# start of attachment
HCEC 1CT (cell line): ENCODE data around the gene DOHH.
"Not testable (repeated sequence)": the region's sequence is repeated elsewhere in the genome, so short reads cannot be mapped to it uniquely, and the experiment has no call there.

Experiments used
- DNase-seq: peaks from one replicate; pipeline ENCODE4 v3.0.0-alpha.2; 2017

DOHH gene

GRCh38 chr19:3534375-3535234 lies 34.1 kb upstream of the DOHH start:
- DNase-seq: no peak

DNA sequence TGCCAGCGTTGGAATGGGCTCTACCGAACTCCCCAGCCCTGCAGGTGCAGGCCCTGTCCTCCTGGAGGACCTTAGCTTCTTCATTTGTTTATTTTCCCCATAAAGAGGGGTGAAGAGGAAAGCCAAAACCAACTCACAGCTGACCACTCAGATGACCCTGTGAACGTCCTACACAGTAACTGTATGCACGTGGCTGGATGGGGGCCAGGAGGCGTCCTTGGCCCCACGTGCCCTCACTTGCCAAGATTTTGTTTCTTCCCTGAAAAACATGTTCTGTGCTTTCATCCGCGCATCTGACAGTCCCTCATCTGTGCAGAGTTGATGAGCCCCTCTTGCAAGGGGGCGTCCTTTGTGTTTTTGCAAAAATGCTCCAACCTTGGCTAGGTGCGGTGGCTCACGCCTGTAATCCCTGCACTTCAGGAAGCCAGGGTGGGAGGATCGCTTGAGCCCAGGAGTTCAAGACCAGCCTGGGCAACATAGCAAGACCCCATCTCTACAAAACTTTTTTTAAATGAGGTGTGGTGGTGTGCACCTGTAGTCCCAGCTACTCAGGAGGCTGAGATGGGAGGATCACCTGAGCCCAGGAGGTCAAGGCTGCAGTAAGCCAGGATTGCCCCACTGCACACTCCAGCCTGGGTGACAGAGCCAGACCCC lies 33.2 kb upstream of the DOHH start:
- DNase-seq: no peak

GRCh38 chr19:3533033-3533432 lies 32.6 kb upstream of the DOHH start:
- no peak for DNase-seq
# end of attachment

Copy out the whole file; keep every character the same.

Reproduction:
HCEC 1CT (cell line): ENCODE data around the gene DOHH.
"Not testable (repeated sequence)": the region's sequence is repeated elsewhere in the genome, so short reads cannot be mapped to it uniquely, and the experiment has no call there.

Experiments used
- DNase-seq: peaks from one replicate; pipeline ENCODE4 v3.0.0-alpha.2; 2017

DOHH gene

GRCh38 chr19:3534375-3535234 lies 34.1 kb upstream of the DOHH start:
- DNase-seq: no peak

DNA sequence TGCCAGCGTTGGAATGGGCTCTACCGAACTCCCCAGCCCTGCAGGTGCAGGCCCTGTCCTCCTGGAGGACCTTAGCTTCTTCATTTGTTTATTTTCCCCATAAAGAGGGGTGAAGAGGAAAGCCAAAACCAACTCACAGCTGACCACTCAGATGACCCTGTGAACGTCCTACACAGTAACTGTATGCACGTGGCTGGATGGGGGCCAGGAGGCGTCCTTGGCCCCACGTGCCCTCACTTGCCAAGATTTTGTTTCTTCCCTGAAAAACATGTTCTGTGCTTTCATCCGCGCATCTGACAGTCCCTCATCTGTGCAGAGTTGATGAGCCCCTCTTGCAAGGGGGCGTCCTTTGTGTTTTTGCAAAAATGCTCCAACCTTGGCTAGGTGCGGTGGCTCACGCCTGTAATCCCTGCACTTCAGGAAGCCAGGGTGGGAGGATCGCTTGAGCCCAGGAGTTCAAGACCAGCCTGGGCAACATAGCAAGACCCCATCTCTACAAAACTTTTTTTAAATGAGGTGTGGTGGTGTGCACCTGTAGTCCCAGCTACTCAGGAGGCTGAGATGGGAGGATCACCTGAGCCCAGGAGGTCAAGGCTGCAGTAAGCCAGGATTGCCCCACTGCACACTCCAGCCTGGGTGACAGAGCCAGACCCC lies 33.2 kb upstream of the DOHH start:
- DNase-seq: no peak

GRCh38 chr19:3533033-3533432 lies 32.6 kb upstream of the DOHH start:
- no peak for DNase-seq